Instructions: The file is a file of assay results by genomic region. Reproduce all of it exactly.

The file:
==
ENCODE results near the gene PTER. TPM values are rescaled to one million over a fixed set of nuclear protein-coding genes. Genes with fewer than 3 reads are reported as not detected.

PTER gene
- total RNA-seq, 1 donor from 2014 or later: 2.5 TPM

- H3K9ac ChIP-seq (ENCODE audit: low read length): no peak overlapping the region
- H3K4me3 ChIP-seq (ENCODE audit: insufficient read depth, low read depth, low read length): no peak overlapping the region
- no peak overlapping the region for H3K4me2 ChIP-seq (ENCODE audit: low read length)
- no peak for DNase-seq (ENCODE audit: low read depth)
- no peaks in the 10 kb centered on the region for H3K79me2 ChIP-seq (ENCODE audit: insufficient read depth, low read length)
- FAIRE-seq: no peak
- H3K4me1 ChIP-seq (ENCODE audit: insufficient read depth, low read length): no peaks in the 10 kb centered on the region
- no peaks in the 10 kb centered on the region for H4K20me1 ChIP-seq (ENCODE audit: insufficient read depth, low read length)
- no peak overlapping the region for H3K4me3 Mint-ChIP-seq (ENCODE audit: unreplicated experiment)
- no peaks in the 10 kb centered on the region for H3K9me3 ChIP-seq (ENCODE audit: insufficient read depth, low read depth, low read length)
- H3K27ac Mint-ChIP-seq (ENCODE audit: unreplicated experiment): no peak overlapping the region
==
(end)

ENCODE results near the gene PTER. TPM values are rescaled to one million over a fixed set of nuclear protein-coding genes. Genes with fewer than 3 reads are reported as not detected.

PTER gene
- total RNA-seq, 1 donor from 2014 or later: 2.5 TPM

- H3K9ac ChIP-seq (ENCODE audit: low read length): no peak overlapping the region
- H3K4me3 ChIP-seq (ENCODE audit: insufficient read depth, low read depth, low read length): no peak overlapping the region
- no peak overlapping the region for H3K4me2 ChIP-seq (ENCODE audit: low read length)
- no peak for DNase-seq (ENCODE audit: low read depth)
- no peaks in the 10 kb centered on the region for H3K79me2 ChIP-seq (ENCODE audit: insufficient read depth, low read length)
- FAIRE-seq: no peak
- H3K4me1 ChIP-seq (ENCODE audit: insufficient read depth, low read length): no peaks in the 10 kb centered on the region
- no peaks in the 10 kb centered on the region for H4K20me1 ChIP-seq (ENCODE audit: insufficient read depth, low read length)
- no peak overlapping the region for H3K4me3 Mint-ChIP-seq (ENCODE audit: unreplicated experiment)
- no peaks in the 10 kb centered on the region for H3K9me3 ChIP-seq (ENCODE audit: insufficient read depth, low read depth, low read length)
- H3K27ac Mint-ChIP-seq (ENCODE audit: unreplicated experiment): no peak overlapping the region